Needlestick injuries (NSI) continue to pose a significant risk to healthcare workers (HCWs) worldwide. Though the risk of acquiring bloodborne viral infection is low, it is not negligible. The psychological consequences of exposure can also be significant. Many exposures are entirely preventable. Applying the hierarchy of risk controls, a much used concept in the discipline of occupational hygiene, is important in addressing all occupational hazards. Elimination or isolation of a microbial hazard, though possible in the laboratory, is not an option in the clinical setting. However, engineering controls have been evolving in recent decades. In the 1990s, the safety technology advocated was costly and impractical so that prevention of exposure largely relied on education and training to optimise human behaviour in handling sharps. A decade later, safety engineered devices (SEDs) had become more technically sophisticated. However, diverse mechanisms of action ensure that their correct use is not always intuitive so training and supervision are required. These activities are administrative controls, and, though costly, are less effective in the hierarchy than are engineering controls. Personal protective equipment has a lesser role to play in protecting HCWs from NSI but is useful for preventing mucocutaneous exposures.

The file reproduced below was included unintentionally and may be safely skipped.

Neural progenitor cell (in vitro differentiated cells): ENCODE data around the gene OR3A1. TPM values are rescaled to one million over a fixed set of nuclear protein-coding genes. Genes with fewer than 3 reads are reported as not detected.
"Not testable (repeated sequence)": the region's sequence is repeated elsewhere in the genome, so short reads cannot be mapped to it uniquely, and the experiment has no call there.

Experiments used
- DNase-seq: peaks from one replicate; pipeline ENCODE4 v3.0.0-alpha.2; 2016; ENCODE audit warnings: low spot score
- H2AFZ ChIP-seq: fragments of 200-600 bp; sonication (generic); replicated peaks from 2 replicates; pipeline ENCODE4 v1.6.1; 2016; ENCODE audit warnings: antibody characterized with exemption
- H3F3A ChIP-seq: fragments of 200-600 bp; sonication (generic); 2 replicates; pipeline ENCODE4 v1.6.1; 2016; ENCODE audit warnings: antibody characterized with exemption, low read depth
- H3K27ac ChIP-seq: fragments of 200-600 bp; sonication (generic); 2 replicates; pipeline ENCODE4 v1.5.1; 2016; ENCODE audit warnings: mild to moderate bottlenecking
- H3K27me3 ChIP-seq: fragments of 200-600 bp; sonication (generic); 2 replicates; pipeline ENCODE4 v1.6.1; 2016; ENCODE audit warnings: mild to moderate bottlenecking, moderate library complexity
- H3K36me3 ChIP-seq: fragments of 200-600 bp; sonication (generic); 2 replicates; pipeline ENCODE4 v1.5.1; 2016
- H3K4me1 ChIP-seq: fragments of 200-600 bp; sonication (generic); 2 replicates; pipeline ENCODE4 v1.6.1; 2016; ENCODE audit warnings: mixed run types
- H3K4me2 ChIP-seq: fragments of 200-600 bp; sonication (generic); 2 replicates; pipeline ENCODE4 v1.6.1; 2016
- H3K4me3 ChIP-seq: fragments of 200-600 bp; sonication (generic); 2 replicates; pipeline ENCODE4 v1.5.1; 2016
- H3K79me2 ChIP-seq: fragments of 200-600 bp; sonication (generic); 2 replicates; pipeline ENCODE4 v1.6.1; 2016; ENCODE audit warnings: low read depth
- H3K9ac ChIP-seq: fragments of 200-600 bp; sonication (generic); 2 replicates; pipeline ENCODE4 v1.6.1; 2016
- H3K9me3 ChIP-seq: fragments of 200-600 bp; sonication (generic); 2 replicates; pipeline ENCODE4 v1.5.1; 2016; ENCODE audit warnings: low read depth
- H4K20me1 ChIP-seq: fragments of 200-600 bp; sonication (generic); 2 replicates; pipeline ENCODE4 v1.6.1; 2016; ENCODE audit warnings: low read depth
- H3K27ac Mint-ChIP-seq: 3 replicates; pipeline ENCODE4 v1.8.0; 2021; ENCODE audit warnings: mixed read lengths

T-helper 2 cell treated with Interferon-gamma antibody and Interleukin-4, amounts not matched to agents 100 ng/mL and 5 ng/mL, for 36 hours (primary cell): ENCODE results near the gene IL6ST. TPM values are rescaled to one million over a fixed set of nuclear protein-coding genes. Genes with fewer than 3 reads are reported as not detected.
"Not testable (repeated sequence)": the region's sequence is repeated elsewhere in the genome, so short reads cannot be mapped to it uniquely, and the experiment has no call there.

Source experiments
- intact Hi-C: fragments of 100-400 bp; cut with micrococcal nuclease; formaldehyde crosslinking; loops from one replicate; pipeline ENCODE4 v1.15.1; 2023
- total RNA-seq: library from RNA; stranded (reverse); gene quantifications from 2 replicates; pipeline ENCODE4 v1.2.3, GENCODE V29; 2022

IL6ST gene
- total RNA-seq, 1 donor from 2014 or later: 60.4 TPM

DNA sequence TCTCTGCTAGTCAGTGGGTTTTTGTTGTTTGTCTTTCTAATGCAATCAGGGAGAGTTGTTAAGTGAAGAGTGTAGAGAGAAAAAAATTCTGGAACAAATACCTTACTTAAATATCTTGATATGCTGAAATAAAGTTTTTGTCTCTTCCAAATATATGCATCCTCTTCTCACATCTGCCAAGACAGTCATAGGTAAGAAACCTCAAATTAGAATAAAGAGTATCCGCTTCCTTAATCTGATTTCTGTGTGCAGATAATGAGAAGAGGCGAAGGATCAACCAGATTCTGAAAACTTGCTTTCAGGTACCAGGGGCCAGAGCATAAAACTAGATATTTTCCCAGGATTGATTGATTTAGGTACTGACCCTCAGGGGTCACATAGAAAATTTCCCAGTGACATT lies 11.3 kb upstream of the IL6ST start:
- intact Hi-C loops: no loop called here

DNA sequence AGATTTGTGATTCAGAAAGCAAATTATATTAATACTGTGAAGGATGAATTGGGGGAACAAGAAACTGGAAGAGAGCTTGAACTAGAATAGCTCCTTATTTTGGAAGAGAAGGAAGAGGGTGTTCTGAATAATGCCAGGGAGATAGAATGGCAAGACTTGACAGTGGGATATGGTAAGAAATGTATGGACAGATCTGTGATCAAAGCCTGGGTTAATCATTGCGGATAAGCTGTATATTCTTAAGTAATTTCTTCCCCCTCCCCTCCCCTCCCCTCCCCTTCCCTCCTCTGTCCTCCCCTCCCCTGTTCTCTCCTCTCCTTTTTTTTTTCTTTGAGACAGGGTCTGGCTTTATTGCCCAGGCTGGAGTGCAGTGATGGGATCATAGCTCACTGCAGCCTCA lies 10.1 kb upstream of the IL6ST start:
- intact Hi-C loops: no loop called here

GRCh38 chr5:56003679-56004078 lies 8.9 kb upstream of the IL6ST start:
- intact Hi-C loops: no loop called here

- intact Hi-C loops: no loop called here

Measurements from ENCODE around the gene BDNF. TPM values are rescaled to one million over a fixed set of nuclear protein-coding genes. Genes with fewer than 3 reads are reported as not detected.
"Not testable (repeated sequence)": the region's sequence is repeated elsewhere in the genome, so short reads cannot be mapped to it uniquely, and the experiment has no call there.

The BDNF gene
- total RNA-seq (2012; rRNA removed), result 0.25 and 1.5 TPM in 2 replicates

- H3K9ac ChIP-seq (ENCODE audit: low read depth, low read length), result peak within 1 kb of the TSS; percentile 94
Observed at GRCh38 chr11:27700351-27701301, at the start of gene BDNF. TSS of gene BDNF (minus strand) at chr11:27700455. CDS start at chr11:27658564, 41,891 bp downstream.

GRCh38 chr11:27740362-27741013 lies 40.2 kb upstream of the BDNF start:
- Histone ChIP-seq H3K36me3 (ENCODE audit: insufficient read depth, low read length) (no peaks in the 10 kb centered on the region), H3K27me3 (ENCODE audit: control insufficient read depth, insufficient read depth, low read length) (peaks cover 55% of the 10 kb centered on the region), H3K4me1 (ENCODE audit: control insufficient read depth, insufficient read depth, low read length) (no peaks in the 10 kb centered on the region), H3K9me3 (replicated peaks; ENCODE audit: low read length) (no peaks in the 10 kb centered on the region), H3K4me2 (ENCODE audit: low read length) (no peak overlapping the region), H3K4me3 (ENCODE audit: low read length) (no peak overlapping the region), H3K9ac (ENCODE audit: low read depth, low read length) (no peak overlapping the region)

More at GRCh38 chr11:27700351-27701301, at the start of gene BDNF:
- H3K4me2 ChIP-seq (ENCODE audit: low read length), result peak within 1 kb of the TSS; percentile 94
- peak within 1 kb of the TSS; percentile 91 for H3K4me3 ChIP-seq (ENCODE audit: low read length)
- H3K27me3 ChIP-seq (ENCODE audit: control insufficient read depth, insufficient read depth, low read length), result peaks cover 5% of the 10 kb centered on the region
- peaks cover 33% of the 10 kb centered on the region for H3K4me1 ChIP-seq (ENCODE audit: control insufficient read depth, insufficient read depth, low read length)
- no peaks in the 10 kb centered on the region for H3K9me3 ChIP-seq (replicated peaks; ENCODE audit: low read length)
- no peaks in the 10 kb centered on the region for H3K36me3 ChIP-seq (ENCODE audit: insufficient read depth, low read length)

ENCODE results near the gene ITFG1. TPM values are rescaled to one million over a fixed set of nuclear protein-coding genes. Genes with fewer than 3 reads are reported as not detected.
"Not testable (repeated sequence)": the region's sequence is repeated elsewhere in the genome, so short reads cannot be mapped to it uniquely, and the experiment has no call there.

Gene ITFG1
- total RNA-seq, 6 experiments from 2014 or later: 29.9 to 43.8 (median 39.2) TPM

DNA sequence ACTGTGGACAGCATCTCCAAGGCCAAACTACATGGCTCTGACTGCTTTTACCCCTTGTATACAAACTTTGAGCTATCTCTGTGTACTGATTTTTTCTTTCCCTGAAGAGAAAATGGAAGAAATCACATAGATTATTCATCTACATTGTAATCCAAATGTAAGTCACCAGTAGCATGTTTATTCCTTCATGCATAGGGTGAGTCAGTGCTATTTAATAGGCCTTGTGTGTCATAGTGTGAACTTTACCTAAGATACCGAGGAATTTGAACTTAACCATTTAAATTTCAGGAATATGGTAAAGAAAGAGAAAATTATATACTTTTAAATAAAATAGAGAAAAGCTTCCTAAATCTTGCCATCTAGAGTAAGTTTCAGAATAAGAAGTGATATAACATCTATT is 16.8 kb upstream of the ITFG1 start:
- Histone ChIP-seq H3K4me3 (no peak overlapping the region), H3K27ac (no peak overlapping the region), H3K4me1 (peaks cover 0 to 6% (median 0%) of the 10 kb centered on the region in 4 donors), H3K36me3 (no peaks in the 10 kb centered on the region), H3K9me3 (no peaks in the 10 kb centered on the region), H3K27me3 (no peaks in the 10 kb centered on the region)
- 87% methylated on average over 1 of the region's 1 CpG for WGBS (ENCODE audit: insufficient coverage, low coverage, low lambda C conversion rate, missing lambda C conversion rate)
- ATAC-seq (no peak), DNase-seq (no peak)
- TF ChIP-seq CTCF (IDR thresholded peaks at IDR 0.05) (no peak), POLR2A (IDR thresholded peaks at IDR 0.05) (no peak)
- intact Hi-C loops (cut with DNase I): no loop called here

The scientific literature has confirmed the efficacy of engineering controls and this has been underpinned by legislation, led by the United States in 2001, followed by the European Council Directive on Sharps in 2010.
However, technical solutions alone are insufficient to mitigate this hazard. In working to reduce injury in our organisation, we identified significant systemic obstacles within the hospital which when addressed, helped to reduce our injury rates. We also suggest that an understanding of the psychology of behaviour change at both individual and organisational levels is helpful in providing support for NSI prevention programmes.